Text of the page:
As a privileged middle-class kid growing up in New York City, I used to play a lot of video games. Most video games are obnoxious wastes of space, time and money, but some of them could be educational.
One such game, ranking amongst my life-long favorites, was a game called Sim City. I liked this game because it let you play God, and you could make whatever your dreams summoned, building terrains, towns, small villages or bustling cities. My favorite was bustling cities.
The game was all calculation. You started with a certain amount of money and had to use it carefully to build roads, hospitals, schools, residential, business and industrial zones, and public parks. All facilities and infrastructure influenced each other.
If an industrial zone did not have enough roads or a railroad, industry growth would be slow. If a residential zone was too far from a hospital or school, it tended to be a poor neighborhood, bringing in little revenue to the city.
And, of course, if police stations were too few and far between, crime would skyrocket, land value would plummet, and investment would cease to a halt.
The entirety of the game rested squarely on one objective and one amalgam; using the different features of a city, how could you make your city “great?”
How great of a status—an entity’s reputation and relative importance based on what it has done for itself—could your city attain?
Kigali is a Sim City, embryonic in its modernity and utterly amorphous in its future design.
The richest banks and insurance companies continue to build towards the sky in today’s centre ville, even though last year’s investment conference promised a new, geographically shifted urban centre within 50 years.
The plans are revolutionary, and not necessarily set in stone, and in the next fifty years, while we wait for our Sim City to develop, there are things we could do now, that would cost virtually nothing, to greatly raise the status of the city.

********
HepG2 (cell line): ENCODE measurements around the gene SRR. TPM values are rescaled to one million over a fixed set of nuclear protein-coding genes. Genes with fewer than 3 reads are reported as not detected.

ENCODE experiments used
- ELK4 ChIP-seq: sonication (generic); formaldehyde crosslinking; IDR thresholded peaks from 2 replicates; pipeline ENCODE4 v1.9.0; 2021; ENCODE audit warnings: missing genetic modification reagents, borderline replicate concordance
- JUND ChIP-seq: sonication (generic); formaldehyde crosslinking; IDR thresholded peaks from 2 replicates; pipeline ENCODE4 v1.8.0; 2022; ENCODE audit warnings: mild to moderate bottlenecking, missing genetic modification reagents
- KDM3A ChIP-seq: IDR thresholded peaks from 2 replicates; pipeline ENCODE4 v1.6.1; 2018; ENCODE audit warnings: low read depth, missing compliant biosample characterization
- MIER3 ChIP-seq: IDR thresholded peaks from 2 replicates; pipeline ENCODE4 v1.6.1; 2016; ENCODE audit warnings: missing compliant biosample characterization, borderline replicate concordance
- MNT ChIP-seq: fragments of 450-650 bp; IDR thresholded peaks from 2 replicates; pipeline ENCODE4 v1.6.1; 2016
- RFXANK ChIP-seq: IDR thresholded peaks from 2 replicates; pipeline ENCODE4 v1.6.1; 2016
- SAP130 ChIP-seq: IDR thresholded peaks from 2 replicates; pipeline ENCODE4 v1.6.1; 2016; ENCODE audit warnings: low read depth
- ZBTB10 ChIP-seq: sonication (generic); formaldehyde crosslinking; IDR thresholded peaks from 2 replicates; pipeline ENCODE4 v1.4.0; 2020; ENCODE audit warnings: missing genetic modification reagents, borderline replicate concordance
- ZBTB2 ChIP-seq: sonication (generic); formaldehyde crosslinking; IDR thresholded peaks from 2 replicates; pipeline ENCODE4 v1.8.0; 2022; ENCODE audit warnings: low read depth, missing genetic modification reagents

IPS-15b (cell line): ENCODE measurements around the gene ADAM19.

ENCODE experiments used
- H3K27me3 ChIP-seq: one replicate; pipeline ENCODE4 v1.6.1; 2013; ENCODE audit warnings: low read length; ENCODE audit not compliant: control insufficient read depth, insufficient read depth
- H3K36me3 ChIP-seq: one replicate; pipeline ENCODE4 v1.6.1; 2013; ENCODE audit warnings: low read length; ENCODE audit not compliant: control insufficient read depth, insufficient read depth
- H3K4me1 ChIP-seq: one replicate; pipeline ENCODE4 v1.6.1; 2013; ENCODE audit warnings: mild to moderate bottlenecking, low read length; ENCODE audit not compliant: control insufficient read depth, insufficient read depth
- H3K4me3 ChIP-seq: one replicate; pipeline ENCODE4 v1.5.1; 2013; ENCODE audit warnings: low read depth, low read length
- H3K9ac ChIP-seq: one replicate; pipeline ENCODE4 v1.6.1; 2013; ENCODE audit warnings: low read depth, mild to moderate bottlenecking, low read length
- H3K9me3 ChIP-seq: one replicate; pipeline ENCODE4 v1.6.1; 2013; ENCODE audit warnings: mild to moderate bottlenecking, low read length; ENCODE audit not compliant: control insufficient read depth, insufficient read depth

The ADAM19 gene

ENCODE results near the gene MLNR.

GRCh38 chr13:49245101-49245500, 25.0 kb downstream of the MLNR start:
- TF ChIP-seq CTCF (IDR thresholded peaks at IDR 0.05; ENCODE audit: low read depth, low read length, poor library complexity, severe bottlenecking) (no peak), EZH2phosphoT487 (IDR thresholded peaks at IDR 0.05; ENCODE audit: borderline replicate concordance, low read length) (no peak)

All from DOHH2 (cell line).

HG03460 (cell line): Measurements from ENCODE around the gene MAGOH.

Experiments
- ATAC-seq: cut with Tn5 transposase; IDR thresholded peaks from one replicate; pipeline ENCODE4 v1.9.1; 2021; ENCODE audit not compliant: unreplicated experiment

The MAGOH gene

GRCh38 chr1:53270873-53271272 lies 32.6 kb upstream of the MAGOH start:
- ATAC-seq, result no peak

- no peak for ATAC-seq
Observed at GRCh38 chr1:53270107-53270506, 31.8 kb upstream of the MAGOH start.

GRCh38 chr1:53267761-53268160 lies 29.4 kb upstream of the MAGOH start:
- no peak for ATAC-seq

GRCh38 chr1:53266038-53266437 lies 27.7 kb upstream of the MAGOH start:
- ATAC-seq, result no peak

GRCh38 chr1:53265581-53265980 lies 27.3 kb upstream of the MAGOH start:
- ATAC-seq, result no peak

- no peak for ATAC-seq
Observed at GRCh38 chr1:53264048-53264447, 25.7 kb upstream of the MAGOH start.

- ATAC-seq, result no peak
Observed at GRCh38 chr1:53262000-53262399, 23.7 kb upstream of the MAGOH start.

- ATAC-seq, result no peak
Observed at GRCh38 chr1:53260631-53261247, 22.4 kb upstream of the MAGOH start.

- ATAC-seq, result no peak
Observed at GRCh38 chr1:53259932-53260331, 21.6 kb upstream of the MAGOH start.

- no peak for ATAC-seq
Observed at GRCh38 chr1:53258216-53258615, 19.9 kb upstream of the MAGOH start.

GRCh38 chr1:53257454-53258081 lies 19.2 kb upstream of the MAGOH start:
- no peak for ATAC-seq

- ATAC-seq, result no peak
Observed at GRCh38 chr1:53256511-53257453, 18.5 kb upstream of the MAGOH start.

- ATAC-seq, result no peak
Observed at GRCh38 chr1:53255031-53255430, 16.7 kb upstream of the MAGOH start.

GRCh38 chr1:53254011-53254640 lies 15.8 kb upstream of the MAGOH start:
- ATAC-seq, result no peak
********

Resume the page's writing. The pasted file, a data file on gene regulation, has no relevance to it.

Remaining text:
Let’s begin with an example of something that’s already been done. Last week Rwanda celebrated the naming of a new group of young gorillas in Kinigi.
To commemorate this year’s naming, Kigali City erected a gorilla statue at the roundabout between BCDI and the Ministry of Commerce and Finance. A critic would call the statue kitsch, but I call it long overdue.
A simple thing enough of thing that greatly changes the ‘attitude’ of the street and roundabout. What existed there before was nothing but a large empty bowl, maybe once a fountain, long run dry a long time ago.
When a city invests in itself, be it the public park near the Ministry of Defence, or the gorilla statue at the roundabout, when it builds beauty for the sake of beauty, it raises the value, reputation and thus status of the city. There are many other things that could be done, costing very little, and having enormous returns in terms of status.
As I have mentioned in articles before, it really does pay and make sense for the Kigali City government to sanction one piece of property from Ubumwe Cell, in lower Kiyovu amongst the group of ramshackle homes sentenced to destruction, and retain it and preserve it as a community museum and/or cultural centre.